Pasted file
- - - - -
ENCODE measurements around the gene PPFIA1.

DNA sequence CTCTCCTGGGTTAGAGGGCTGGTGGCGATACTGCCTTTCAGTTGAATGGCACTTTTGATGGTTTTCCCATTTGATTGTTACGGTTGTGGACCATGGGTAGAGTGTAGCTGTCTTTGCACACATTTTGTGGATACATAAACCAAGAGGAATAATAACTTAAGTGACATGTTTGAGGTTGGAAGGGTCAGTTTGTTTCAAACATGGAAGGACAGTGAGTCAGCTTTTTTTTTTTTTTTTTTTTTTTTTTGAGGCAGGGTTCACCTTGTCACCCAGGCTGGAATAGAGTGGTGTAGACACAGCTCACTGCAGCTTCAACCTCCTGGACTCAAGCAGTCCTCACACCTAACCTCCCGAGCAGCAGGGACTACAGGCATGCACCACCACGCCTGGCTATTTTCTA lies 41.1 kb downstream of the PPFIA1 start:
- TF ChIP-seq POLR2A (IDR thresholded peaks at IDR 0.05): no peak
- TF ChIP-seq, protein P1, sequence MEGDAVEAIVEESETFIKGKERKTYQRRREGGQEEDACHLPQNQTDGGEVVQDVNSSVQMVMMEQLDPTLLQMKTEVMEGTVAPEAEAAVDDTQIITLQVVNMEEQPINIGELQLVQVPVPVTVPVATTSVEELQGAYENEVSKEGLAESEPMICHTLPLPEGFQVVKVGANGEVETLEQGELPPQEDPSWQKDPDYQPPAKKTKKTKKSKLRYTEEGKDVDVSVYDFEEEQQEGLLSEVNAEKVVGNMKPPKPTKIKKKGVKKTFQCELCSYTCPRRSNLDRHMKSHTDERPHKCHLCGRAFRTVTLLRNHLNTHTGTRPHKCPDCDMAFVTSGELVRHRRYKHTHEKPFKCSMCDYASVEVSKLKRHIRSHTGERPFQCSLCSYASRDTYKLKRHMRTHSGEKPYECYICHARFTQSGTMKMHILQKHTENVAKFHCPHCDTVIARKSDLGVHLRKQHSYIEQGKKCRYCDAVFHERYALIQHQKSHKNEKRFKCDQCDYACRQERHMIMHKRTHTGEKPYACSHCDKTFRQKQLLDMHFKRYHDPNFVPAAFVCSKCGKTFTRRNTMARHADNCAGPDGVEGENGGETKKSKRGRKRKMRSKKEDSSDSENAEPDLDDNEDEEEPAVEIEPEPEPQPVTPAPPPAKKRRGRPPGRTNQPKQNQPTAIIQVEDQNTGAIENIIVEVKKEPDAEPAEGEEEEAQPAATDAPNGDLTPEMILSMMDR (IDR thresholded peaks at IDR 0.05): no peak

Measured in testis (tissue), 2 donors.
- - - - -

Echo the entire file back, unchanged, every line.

ENCODE measurements around the gene PPFIA1.

DNA sequence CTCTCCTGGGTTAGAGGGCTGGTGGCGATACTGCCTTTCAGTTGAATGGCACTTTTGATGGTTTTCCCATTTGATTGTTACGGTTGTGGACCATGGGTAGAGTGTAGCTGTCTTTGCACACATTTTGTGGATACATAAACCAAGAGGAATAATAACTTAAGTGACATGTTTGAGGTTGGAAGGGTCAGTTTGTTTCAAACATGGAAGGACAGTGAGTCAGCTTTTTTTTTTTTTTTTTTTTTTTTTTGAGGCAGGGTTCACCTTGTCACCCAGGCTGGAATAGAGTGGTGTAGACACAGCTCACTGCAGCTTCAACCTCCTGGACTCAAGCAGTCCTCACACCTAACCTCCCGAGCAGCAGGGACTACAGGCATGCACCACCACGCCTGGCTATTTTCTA lies 41.1 kb downstream of the PPFIA1 start:
- TF ChIP-seq POLR2A (IDR thresholded peaks at IDR 0.05): no peak
- TF ChIP-seq, protein P1, sequence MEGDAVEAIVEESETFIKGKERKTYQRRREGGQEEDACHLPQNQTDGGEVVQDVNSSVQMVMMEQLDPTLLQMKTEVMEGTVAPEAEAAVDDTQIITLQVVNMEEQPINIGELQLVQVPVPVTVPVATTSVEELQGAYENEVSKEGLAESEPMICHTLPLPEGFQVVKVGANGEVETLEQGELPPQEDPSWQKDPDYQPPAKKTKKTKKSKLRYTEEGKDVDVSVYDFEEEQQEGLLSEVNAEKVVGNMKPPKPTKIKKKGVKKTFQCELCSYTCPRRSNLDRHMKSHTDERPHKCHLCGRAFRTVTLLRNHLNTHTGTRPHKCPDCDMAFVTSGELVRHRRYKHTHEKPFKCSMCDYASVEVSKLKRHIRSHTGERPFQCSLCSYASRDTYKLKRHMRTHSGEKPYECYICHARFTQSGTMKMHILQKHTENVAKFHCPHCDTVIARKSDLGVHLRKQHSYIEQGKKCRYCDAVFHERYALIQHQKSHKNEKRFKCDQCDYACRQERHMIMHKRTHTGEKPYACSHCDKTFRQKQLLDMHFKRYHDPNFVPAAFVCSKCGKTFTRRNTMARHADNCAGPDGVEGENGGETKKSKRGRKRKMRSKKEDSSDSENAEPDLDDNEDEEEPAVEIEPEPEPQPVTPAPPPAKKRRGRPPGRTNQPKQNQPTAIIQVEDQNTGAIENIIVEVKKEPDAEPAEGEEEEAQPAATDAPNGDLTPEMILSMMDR (IDR thresholded peaks at IDR 0.05): no peak

Measured in testis (tissue), 2 donors.